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The Home Insurance Company ». Howard.
One who has been led into a contract upon which he has received something of value can not ignore the contract, however induced, and proceed in a court of law as if the relations of the parties were wholly unaffected thereby. He can not, while retaining its benefits, and thus affirming the contract, treat it as though it did not exist. "He can not treat it as good in part and void in part, but must affirm or avoid it as a whole." Higham v. Harris, 108 Ind. 246, and cases cited; Evans v. Gale, 17 N. H. 573 (43 Am. Dec. 614).
The present is quite unlike the case of a compromise or composition by a debtor with his creditors, where the liability of the debtor is conceded, and no dispute exists as to the amount. Where a debtor has effected a composition with a creditor, the liability being conceded, a different rule controls.
In such a case the creditor agrees to release an undisputed claim upon receiving payment of an amount less than what is conceded to be due. If the latter has been led into the agreement by fraud, or if there has been bad faith or concealment on the part of the debtor, the agreement is vitiated, and the principles applicable to cases of rescission do not apply. It is not essential, under such circumstances, that the creditor should have returned the amount received before bringing an action to recover the balance of the original debt. Hefter v. Cahn, 73 111. 296; Bank of Commerce v. Hoeber, 8 Mo. App. 171; Enneking v. Stahl, 9 Mo. App. 390; Pierce v. Wood, 3 Foster (N. H.), 519; Seving v. Gale, 28 Ind. 486.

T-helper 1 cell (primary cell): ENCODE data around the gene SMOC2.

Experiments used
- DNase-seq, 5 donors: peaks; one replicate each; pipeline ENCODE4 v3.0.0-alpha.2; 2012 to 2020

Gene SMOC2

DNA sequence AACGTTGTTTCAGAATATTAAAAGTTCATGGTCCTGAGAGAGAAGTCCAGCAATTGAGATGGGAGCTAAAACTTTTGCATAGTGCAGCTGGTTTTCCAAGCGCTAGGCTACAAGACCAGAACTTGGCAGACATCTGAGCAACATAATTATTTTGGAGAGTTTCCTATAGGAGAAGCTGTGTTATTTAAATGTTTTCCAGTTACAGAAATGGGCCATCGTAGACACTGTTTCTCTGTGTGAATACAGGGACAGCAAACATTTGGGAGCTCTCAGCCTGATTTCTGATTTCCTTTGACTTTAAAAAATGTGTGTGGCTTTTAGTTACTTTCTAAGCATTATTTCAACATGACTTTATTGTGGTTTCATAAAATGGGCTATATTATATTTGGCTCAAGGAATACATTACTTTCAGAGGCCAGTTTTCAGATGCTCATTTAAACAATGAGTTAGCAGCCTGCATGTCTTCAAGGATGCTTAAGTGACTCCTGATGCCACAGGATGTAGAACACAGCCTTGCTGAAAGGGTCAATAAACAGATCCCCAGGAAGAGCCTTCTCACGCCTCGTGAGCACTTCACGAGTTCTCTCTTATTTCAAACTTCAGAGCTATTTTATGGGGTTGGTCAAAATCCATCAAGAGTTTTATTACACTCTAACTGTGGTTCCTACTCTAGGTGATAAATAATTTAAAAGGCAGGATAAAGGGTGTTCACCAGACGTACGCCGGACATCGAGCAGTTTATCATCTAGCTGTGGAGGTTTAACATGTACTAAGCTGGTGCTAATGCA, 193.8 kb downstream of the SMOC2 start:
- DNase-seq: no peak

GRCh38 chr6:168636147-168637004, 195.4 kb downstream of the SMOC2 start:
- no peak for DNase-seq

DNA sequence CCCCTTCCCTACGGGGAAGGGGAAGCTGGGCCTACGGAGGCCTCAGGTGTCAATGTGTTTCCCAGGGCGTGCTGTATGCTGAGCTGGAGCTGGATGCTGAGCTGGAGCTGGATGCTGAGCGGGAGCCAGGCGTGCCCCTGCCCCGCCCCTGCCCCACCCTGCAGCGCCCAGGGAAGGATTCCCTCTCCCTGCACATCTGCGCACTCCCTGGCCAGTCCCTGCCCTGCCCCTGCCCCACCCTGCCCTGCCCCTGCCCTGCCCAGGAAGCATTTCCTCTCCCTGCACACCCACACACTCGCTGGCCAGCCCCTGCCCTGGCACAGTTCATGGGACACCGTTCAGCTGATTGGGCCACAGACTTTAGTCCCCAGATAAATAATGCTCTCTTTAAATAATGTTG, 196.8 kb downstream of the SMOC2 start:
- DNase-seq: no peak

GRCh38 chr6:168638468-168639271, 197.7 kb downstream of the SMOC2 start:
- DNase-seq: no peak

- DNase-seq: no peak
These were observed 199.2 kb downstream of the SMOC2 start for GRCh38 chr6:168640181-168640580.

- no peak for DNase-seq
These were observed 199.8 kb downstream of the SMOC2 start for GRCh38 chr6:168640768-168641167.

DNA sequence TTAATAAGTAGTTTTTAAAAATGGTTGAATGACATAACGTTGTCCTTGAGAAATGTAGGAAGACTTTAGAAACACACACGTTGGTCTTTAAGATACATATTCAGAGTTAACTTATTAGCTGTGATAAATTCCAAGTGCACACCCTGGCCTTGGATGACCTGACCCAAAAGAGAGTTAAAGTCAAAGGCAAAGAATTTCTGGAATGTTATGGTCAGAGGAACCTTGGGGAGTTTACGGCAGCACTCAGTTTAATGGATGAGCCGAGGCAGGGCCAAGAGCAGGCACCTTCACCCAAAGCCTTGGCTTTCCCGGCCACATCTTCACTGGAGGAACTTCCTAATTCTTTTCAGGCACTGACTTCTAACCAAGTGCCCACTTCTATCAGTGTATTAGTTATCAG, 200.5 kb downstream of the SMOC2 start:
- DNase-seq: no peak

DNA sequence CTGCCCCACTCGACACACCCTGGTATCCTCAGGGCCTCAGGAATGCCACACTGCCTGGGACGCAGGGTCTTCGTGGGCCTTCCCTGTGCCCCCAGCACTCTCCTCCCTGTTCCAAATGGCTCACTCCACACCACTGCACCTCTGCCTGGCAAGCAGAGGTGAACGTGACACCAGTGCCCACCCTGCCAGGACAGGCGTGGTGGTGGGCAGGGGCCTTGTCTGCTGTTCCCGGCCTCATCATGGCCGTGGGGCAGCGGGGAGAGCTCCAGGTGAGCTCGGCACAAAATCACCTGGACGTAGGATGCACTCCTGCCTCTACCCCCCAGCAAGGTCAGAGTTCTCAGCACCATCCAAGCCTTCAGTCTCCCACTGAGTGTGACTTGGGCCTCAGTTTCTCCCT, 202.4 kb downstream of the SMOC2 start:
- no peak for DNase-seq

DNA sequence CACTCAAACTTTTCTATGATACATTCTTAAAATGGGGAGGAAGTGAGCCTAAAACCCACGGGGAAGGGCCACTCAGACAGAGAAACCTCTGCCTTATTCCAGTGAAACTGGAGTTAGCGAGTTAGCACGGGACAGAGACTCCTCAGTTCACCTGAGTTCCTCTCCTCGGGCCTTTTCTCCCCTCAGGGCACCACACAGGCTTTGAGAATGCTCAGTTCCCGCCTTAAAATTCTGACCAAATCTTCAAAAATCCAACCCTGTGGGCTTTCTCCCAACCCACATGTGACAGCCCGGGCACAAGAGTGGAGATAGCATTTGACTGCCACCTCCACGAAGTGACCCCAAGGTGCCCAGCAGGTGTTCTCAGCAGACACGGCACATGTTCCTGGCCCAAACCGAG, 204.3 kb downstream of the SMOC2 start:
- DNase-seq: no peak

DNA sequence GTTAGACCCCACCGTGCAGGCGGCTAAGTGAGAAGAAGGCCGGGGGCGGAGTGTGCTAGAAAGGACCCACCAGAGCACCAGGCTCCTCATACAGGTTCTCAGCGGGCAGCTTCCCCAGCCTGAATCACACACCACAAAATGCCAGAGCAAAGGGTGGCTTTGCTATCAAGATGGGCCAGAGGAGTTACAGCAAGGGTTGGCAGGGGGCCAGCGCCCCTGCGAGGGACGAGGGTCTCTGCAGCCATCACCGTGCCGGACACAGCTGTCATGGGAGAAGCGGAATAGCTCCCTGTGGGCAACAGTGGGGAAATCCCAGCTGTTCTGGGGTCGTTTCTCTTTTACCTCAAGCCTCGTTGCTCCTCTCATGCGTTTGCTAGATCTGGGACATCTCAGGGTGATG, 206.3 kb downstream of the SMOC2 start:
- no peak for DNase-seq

Where, however, one person denies any liability whatever, another may not first obtain from him what he can under an agreement to compromise, and afterwards, with the money so obtained, without avoiding that agreement, prosecute an action at law to recover as much more of the claim in dispute as he may chance to secure.
Where one has been induced to compromise a claim by fraud he can rescind by restoring, or offering to restore, what he has received as a consideration for the compromise. He The Home Insurance Company v. Howard.
may then maintain an action at law upon the original contract, treating the compromise as rescinded. A person thus situate may, instead of rescinding and suing at law, keep what he has received and commence a suit in equity to rescind the fraudulent compromise and to obtain in the same action equitable relief, offering in his complaint to restore what he has received in case it shall be adjudged he is not entitled t<> retain it. Higham v. Harris, supra, and cases cited; Gould v. Cayuga Coiinty Nqt'l Bank, supra.